Smadi Case Well-Executed, Highlights Immigration Issues, Senator John Cornyn Says

Smadi case well-executed, highlights immigration issues, Sen. John Cornyn says

By Todd J. Gillman
The Dallas Morning News, October 1, 2009

Sen. John Cornyn, R-Texas, says the Smadi case — the Jordanian arrested last week for trying to blow up a Dallas office tower — underscores the need to beef up immigration enforcement.

And, like other officials we've talked with, he hasn't heard of any connection between the investigation of this suspect, Hosam Maher Husein Smadi, and near-simultaneous busts involving suspects hoping to do bad things in New York, Illinois and Virginia.

'I don't have any knowledge of any connection, so I couldn't comment on that,' Cornyn said on his weekly call with reporters. But he added that, in talking with federal immigration officials, 'they pointed out that even though this individual [Smadi] overstayed his temporary visa, he was married to an American citizen, although they apparently were no longer living together. It just emphasizes that, in addition to all of the anti-terrorism tools that we need under the Patriot Act, that it continues to be important that we know who comes into our country, why they're here, and protect our country and keep it safe.'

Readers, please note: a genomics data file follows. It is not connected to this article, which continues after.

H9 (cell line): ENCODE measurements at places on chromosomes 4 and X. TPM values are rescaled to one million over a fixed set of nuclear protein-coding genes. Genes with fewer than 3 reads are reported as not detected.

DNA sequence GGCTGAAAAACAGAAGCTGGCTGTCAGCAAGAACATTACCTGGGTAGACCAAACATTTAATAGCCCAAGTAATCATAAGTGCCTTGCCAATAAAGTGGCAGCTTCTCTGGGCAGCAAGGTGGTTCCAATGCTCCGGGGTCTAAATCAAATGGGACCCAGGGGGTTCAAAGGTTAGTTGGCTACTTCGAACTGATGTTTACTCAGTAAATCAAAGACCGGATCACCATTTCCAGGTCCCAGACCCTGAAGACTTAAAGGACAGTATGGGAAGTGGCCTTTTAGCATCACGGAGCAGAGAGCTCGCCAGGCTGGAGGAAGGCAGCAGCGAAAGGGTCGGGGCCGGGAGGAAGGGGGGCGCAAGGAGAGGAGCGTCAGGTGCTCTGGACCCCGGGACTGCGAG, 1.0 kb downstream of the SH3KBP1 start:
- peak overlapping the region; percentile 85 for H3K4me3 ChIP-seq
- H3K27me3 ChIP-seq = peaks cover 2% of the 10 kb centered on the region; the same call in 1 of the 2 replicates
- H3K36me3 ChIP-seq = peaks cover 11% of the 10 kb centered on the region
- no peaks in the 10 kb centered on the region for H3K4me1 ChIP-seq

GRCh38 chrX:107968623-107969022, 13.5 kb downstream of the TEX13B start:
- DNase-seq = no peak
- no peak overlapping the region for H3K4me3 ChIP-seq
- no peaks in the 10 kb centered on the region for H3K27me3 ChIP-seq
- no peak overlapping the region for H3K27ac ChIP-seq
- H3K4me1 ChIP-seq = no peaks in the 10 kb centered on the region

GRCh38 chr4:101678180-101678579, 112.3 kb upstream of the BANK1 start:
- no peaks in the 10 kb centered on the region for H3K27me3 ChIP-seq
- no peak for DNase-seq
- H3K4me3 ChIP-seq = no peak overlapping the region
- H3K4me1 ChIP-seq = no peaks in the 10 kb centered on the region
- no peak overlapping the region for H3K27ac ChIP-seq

Cornyn, for one, has no qualms about all the effort — time and scarce Arabic-speaking undercover agents — devoted to the Smadi case. The FBI says the suspect had been spewing jihadist threats online but nothing in the federal complaint or any public statements by investigators indicates that this 19-year-old, working at a BBQ joint in Italy, Texas, had the training or wherewithal to build a bomb. (The FBI supplied the simulated explosives and detonator.)

'We don't know everything that the FBI knows or law enforcement officials know, so there may be more to the story,' Cornyn said. '… My impression is that they took somebody who was predisposed to attack and injure or kill Americans — innocent Americans – and basically worked undercover to help him carry out what fortunately proved an unsuccessful terrorist attack. As far as other training he had, what other associates he had, I'm just not aware of that.'

EDITORS NOTE: CIS literature on immigration and national security is available online at: